Because of the previously mentioned characteristics, Z1 and Z2, in the forward biased mode, are used as the major portion of a voltage reference. This reference is used to establish the amount by which the average voltage at point X exceeds the voltage on the positive output terminal of this supply or T3. It will be understood that other voltage reference devices may be substituted.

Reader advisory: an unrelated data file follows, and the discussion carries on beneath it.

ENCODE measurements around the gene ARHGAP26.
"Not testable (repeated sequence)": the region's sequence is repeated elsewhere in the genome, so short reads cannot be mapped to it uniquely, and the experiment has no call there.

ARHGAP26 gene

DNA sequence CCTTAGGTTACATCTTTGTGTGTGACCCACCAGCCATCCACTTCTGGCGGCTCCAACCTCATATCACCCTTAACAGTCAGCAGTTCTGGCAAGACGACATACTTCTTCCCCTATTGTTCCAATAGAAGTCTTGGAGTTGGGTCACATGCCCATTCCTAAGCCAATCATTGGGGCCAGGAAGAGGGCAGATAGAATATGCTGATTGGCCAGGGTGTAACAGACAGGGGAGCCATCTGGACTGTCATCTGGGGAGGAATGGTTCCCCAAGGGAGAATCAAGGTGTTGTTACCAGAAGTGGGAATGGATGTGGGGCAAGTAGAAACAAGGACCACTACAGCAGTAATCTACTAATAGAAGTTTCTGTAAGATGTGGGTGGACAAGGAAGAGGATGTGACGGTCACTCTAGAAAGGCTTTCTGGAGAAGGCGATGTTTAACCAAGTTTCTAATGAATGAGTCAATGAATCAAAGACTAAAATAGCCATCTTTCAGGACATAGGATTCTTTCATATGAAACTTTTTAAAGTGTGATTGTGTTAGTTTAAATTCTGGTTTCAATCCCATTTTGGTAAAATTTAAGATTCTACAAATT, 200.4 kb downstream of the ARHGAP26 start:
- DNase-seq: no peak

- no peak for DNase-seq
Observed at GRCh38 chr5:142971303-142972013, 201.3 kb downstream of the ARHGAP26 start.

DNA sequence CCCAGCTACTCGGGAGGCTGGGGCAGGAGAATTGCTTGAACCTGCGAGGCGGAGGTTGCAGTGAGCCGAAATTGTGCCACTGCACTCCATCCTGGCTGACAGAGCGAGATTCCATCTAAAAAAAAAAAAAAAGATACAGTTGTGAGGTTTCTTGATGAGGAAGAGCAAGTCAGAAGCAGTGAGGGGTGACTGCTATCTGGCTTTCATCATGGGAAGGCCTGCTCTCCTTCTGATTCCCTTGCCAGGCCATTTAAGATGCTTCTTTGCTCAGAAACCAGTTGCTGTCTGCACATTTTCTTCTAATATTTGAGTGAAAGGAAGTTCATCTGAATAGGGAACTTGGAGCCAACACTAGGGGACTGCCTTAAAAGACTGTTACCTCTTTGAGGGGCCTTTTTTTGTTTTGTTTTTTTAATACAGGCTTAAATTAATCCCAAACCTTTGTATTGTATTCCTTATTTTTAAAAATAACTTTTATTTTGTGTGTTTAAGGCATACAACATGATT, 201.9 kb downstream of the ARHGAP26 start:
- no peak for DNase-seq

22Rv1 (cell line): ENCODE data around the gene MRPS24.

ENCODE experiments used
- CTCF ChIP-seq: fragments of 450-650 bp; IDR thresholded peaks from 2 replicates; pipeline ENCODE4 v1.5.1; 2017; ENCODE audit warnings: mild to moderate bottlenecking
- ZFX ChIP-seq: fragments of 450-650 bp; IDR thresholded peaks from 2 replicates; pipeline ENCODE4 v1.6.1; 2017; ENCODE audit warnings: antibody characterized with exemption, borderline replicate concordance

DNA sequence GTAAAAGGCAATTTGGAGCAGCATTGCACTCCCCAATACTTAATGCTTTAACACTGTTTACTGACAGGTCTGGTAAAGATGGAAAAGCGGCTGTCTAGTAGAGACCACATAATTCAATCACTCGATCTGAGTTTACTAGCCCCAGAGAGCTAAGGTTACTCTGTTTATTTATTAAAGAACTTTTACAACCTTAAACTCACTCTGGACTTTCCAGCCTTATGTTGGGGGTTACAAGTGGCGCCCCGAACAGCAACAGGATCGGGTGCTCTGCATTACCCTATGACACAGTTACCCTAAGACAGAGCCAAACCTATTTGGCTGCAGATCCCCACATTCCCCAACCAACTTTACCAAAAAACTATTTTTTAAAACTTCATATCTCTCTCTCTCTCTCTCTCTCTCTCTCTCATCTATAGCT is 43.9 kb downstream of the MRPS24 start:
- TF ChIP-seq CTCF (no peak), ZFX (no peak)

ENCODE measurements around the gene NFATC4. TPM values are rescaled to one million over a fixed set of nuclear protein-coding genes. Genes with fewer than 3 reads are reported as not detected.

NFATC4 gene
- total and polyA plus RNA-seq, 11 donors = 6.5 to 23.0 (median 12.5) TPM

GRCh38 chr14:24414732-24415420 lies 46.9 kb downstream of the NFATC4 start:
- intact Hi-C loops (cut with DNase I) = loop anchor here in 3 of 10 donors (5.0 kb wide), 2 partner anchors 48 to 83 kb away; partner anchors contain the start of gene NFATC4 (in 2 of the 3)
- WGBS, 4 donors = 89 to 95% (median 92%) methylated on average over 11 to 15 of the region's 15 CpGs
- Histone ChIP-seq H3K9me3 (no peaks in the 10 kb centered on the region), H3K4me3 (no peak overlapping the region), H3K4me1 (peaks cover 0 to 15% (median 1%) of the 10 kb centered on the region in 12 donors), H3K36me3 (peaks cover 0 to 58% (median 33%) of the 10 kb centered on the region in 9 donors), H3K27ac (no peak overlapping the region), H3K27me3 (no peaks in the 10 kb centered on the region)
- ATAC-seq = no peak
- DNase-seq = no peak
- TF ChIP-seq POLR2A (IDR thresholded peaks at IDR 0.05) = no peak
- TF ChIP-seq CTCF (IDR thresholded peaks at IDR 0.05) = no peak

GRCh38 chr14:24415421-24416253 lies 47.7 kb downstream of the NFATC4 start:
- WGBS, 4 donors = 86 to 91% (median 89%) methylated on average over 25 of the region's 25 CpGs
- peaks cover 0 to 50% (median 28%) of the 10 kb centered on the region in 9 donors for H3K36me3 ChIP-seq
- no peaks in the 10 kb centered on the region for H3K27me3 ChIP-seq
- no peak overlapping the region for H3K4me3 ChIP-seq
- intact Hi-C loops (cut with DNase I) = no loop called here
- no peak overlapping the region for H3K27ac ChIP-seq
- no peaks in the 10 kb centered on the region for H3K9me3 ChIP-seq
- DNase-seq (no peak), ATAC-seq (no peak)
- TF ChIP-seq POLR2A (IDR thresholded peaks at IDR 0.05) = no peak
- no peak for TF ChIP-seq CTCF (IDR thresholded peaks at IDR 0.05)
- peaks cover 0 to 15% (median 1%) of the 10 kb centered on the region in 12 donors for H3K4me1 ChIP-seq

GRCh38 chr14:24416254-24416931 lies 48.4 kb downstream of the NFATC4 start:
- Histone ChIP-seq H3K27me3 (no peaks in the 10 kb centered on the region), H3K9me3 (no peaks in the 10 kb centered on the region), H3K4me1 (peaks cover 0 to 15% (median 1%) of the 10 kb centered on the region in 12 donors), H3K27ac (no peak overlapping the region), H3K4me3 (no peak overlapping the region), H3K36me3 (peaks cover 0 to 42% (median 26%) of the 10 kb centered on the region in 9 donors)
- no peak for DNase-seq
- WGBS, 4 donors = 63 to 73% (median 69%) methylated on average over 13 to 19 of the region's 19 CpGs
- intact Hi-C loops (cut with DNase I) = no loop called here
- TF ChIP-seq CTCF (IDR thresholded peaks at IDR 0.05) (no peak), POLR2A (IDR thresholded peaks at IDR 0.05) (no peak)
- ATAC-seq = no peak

This voltage difference between points X and T3 becomes the operating voltage across the second stage of this supply. The remaining portion of this voltage reference is the base emitter saturation voltage of transistor Q2 when operating at a collective voltage of approximately 0.6 volts and a collector current established by the Ohms law relationship between the voltage from X to ground and the value of resistor R10. This voltage must be multiplied by, and can therefore be somewhat adjusted by (R7+R8)/R7. Values of the resistors used must be substituted in the preceding equation, with the selection of R7 sufficiently low such that the current throught R7 is very large compared to the actual base current of Q2. Typical value of R7 might be 60 ohms, for R8 30 ohms. Z1 and Z2 typically might be 1/4 watt zener diodes of a nominal 4 volt, 20% rating. These values would establish a voltage difference between the average voltage at point X and the voltage at the output terminal T3 to approximately 21/2 volts at 25° C. with a negative temperature coefficient of approximately 6 millivolts per degree centigrade. If the voltage at point X tended to rise above this 21/2 volt point conduction through R8, Z1, and Z2 would increase, turning on Q2. This in turn would remove the base drive from transistor Q1 which removes the gate drive from SCR3 and in turn from SCR1 and SCR2, preventing further power transfer from the alternator to point X and the associated capacitor C5. Conversely, if the voltage at point X tended to decrease below the example value of 21/2 volts positive compared to terminal T3, the current through R8, Z1 and Z2 would decrease turning off transistor Q2. Therefore, transistor Q1 would be turned on, in turn supplying a gate signal to SCR3 and thus to SCR1 and SCR2 so that power could flow from the alternator to point X through the rectifier bridge consisting of SCR1, SCR2, D3 and D4, preventing a further decrease in the voltage at point X. The negative temperature coefficient of this voltage established between point X and the output terminal T3 is highly desirable since it minimizes the creation of heat in the output stage at high temperature which is exactly the point where further heat would tend to be destructive to semiconductor devices, but at the same time increases this voltage across this stage at very low temperatures where the saturation voltages of the transistor in the output stage tend to increase therefore requiring more voltage to maintain proper operation.